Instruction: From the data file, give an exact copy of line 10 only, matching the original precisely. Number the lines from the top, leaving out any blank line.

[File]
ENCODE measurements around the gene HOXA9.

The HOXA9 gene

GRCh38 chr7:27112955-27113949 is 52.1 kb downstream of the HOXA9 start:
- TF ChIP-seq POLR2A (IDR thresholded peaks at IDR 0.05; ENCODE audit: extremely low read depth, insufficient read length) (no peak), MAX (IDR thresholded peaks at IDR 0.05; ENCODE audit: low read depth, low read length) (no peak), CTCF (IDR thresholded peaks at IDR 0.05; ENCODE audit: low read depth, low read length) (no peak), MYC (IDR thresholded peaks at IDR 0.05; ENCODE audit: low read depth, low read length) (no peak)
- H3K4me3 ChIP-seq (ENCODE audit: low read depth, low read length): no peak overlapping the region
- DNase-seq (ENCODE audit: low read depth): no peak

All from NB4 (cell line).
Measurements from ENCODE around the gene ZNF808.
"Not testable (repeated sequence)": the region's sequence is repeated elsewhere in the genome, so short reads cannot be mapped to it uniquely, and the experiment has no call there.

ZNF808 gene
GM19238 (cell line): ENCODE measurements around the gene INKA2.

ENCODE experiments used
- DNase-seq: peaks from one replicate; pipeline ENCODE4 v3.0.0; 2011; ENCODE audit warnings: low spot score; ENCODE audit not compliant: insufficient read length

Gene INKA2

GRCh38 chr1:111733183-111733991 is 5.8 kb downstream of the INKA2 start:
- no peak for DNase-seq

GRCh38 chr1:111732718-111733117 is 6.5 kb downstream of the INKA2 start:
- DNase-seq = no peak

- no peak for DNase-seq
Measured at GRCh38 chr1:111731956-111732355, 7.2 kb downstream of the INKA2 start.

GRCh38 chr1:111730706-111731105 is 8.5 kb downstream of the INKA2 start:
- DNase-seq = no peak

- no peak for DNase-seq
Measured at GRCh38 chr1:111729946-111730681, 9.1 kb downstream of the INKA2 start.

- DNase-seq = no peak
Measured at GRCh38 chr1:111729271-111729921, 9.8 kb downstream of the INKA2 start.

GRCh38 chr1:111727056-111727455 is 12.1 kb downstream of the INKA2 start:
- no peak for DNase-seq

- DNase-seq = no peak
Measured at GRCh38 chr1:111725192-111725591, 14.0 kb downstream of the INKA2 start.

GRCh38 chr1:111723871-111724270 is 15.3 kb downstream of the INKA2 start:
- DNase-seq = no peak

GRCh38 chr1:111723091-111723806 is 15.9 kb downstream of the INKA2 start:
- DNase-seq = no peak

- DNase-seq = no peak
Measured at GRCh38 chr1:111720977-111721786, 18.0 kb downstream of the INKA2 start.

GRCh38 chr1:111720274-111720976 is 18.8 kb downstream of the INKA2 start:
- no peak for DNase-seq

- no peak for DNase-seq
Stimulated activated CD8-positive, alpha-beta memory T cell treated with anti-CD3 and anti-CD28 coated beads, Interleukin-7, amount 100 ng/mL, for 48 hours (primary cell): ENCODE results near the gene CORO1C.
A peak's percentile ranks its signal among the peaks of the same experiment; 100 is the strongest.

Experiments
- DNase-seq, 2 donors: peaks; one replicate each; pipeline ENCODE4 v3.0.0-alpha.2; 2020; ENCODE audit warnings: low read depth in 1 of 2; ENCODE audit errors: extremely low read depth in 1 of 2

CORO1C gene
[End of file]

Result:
ZNF808 gene